Red Horsechestnut, Red Horse Chestnut
Aesculus x carnea 'Briottii'

Family: Sapindaceae (sap-in-DAY-see-ee) (Info)
Genus: Aesculus (ES-kew-lus) (Info)
Species: x carnea
Cultivar: Briottii
Additional cultivar information:(A. hippocastanum x A. pavia)

Category:

Trees

Foliage Color:

Unknown - Tell us

Bloom Characteristics:

This plant is attractive to bees, butterflies and/or birds

Water Requirements:

Average Water Needs; Water regularly; do not overwater

Where to Grow:

Unknown - Tell us

Height:

20-30 ft. (6-9 m)

30-40 ft. (9-12 m)

Spacing:

20-30 ft. (6-9 m)

30-40 ft. (9-12 m)

Hardiness:

USDA Zone 5a: to -28.8 C (-20 F)

USDA Zone 5b: to -26.1 C (-15 F)

USDA Zone 6a: to -23.3 C (-10 F)

USDA Zone 6b: to -20.5 C (-5 F)

USDA Zone 7a: to -17.7 C (0 F)

USDA Zone 7b: to -14.9 C (5 F)

USDA Zone 8a: to -12.2 C (10 F)

USDA Zone 8b: to -9.4 C (15 F)

Sun Exposure:

Full Sun

Sun to Partial Shade

Danger:

All parts of plant are poisonous if ingested

Bloom Color:

Red

Bloom Time:

Late Spring/Early Summer

Foliage:

Deciduous

Shiny/Glossy-Textured

Other details:

Unknown - Tell us

Soil pH requirements:

6.1 to 6.5 (mildly acidic)

6.6 to 7.5 (neutral)

Patent Information:

Non-patented

Propagation Methods:

From seed; direct sow outdoors in fall

Seed Collecting:

Seed does not store well; sow as soon as possible

Regional

This plant has been said to grow in the following regions:

San Leandro, California

Fort Collins, Colorado

Ellijay, Georgia

Hanna City, Illinois

Clermont, Kentucky

Lexington, Kentucky

Louisville, Kentucky

Bishopville, Maryland

Cincinnati, Ohio

Manquin, Virginia

Cambridge, Wisconsin

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Gardeners' Notes:

2
positives
2
neutrals
0
negatives
RatingContent
Positive

On Jun 3, 2015, janelp_lee from Toronto, ON (Zone 6a) wrote:

It is more common now I see them in Toronto as trees on the street and parks those public areas, rows of them.

It is quite pretty when they are blooming! Very easy to grow!

Neutral

On Sep 4, 2014, DaylilySLP from Dearborn Heights, MI (Zone 6a) wrote:

Culture

Easily grown in average, medium moisture, well-drained soils in full sun to part shade. Prefers moist, fertile soils. Foliage tends to scorch and generally depreciate in dry conditions. Once established, it can be difficult to transplant because of its taproot. Plants produce viable seed.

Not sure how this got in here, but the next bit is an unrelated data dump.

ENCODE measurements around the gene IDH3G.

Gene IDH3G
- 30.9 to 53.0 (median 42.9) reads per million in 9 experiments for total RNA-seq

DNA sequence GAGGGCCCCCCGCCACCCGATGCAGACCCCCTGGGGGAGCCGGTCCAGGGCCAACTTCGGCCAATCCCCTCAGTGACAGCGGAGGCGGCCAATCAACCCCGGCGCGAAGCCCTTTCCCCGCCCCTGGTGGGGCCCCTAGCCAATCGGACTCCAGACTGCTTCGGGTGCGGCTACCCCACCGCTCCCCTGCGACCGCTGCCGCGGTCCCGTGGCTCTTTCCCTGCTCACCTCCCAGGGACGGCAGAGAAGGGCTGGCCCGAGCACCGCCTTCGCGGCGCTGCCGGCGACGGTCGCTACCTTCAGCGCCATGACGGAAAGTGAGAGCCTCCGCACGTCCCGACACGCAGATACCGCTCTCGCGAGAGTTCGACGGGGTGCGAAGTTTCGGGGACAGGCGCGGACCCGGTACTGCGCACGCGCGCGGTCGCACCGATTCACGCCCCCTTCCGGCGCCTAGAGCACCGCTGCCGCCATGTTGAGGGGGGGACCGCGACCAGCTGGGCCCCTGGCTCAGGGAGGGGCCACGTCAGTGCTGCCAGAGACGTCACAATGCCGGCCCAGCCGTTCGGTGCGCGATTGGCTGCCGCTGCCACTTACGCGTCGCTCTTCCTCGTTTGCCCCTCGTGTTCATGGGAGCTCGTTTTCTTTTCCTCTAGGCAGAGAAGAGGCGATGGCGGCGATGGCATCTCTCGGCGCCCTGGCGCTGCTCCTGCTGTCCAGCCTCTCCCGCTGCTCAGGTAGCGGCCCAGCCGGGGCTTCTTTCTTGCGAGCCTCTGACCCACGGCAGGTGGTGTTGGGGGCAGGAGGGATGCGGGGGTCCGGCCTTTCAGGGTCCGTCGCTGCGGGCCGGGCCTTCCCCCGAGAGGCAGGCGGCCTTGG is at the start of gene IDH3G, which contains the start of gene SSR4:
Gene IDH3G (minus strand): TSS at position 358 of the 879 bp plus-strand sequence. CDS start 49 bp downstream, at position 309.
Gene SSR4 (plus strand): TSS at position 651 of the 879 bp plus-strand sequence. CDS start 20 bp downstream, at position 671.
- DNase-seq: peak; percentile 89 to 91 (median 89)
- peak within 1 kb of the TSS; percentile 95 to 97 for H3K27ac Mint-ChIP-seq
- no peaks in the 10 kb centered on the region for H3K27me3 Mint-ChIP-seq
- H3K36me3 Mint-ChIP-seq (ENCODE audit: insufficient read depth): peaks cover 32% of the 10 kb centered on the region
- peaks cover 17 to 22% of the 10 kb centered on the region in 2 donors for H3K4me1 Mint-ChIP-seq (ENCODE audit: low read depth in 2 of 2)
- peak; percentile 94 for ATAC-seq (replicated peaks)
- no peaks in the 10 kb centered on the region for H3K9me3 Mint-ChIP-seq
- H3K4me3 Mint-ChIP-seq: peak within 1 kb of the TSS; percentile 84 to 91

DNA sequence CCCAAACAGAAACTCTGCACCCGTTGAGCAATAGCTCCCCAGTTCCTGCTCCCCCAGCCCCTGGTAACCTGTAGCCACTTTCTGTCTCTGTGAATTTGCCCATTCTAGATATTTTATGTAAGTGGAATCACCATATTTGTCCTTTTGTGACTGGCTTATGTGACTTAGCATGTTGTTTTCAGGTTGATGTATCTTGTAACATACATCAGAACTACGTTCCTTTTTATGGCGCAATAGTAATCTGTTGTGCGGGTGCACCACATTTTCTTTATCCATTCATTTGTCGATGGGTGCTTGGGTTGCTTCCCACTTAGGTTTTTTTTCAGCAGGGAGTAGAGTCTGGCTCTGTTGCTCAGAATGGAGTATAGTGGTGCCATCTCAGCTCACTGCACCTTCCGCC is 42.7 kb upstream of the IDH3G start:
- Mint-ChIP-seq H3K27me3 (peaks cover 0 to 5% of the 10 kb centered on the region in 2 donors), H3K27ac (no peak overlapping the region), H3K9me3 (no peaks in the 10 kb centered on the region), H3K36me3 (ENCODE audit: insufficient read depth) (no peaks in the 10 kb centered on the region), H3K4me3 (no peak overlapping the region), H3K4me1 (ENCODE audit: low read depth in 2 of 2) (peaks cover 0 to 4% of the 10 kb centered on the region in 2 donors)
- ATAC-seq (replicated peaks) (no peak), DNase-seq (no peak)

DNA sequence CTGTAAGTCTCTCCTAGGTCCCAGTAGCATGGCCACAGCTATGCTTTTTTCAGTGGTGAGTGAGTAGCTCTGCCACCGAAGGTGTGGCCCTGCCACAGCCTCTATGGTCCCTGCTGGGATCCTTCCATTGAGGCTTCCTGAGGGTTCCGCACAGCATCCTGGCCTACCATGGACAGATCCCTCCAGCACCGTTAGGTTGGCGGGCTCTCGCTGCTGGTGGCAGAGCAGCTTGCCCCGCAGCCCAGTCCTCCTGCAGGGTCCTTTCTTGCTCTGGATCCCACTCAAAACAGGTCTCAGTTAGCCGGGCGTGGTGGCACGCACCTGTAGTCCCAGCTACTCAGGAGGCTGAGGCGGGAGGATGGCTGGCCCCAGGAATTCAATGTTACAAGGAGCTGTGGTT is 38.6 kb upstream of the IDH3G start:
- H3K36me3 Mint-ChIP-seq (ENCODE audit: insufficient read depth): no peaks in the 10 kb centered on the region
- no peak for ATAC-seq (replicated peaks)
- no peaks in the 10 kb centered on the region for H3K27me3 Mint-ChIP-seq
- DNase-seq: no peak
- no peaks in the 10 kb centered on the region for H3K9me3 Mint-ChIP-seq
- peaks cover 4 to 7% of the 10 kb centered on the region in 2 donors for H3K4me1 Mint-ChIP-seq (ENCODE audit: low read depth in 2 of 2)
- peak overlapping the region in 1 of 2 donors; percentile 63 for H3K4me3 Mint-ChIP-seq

Noteworthy Characteristics

Red horse chestnut is a hybrid (A. hippocastanum x A. pavia) that was discovered in Europe in 1812. It is a small, oval to rounded, deciduous tree that grows 30-40 tall, and is perhaps best noted for its attractive red flowers. It features dark green palmate compound leaves with 5 (less frequently 7) spreading ovate-oblong leaflets (6-10 long). Leaflets have doubly-toothed margins. Fall color is somewhat undistinguished. Ver... read more

Neutral

On Sep 4, 2014, humulus_lupulus wrote:

Positive

On May 11, 2005, braun06 from Peoria Heights, IL (Zone 5b) wrote:

This plant has proven quite tough even as it was in constantly wet soil for a couple months followed by completely dry soil for a couple months after its planting. Here in central Illinois it tends to flower starting in late April through mid to late May. I would expect a good three to four weeks of flowers from this tree depending upon the weather. We had a light freeze in late April and it didnt affect the flowers or foliage a bit. Come summer there is a bit of leaf browning from disease but it doesnt become a significantly noticable problem. Briotti provides a truly rare flower color for a tree growing in a temperate climate, and makes an excellent shade tree when its gotten to a more mature size. A foot of growth is considered good for one year. *UPDATE 4-5-07* We are experien... read more